Ringing the alarm bell, a study today said reading and learning outcomes in schools in rural India continue to remain low with most of the children of lower classes unable to do simple mathematics or read a sentence of English.
The study said that only 25 per cent of children enrolled in Class V could read simple English sentences and around 26 per cent of Class III students could do a two-digit subtraction.
The Annual Status of Education Report-2014 by Pratham, widely followed by policy makers and educationists, covered more than 15,000 government schools of which 8,844 were primary schools and 6,362 were upper primary schools.
Lack of flexibility in the system to help children catch up with others and the mismatch between the syllabus and the children's ability to learn were attributed as some of the plausible factors for the learning level by Director of Pratham, Rukmini Banerji.
The report said that the percentage of children in Class II who still cannot recognize numbers up to 9 has increased from 11.3 per cent in 2009 to 19.5 per cent in 2014.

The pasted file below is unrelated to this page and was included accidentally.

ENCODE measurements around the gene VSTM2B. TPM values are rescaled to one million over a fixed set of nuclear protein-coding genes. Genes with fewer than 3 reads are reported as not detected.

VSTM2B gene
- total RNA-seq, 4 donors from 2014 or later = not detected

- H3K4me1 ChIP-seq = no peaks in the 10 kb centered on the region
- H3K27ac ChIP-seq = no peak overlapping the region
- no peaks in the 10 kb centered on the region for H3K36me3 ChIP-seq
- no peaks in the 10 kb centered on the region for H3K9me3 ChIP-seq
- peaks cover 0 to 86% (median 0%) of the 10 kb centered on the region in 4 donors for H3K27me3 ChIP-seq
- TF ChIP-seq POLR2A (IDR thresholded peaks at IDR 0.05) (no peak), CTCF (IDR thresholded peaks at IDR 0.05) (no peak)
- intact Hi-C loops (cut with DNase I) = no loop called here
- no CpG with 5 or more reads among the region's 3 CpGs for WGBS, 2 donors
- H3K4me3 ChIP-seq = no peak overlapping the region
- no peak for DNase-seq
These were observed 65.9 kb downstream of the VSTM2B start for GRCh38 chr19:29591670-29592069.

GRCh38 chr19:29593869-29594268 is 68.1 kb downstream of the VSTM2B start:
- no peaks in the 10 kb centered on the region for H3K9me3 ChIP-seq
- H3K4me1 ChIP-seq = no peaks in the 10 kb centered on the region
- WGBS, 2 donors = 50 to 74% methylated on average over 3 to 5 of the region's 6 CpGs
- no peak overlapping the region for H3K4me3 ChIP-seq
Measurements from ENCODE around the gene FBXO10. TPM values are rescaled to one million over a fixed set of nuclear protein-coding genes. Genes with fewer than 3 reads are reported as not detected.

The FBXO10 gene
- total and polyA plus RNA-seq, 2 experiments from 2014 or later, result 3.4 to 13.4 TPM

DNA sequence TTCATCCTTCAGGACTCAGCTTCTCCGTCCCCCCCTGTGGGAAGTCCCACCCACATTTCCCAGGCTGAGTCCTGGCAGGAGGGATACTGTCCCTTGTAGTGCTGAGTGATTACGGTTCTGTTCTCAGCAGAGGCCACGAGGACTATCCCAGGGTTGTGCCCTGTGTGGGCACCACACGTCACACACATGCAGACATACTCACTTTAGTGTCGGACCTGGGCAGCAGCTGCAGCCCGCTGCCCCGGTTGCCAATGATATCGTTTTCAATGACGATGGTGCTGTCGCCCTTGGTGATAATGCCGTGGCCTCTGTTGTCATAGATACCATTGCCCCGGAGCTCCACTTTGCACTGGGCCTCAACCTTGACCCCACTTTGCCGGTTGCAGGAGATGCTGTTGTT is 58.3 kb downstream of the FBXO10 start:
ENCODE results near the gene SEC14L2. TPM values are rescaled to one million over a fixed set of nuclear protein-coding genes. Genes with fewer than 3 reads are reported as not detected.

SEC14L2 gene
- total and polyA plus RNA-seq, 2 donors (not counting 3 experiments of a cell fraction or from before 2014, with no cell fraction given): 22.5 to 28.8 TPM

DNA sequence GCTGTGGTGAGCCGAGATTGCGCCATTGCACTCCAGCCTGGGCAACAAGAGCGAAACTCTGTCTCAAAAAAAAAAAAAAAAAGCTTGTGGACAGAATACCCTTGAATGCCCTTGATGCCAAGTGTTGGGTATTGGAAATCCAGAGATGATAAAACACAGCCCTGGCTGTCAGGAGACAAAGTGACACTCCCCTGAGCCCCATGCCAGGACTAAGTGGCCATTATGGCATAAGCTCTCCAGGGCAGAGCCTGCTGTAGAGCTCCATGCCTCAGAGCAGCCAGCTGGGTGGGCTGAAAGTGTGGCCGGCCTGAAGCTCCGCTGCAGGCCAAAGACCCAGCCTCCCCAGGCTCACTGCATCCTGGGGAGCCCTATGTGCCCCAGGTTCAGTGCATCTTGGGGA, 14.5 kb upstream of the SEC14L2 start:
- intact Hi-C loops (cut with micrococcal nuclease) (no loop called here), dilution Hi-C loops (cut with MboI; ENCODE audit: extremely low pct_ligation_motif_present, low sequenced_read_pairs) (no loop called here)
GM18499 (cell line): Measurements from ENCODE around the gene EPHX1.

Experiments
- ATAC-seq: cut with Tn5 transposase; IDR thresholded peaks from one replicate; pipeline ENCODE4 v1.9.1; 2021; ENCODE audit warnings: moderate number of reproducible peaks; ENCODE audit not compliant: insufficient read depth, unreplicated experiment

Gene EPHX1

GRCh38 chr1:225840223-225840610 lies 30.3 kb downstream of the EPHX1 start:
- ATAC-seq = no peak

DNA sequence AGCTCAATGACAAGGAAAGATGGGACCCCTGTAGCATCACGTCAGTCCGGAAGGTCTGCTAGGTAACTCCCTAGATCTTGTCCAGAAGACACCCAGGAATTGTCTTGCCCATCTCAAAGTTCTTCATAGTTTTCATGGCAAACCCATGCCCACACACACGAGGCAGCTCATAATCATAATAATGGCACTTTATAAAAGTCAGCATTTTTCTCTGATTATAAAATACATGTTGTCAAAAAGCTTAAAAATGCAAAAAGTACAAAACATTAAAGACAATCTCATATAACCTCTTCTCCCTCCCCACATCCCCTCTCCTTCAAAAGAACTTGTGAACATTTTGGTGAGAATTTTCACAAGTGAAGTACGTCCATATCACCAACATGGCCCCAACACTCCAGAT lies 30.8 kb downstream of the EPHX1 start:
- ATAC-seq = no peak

Similarly, the ability to do division among class VIII students has been dropping since 2010. The proportion of Class VIII students who could correctly do a three digit by one digit division problem was 68.3 per cent in 2010 and the number has dropped to 44.1 per cent in 2014.
It said that except Tamil Nadu, where there are some improvements in learning outcome in Maths, the poor learning outcome is prevalent in most other states.
Talking about English, it said that children's ability to read the languages is relatively unchanged in lower primary grades.
In 2014, 25 per cent of the children enrolled in class V could read simple English sentences and this number is virtually unchanged since 2009.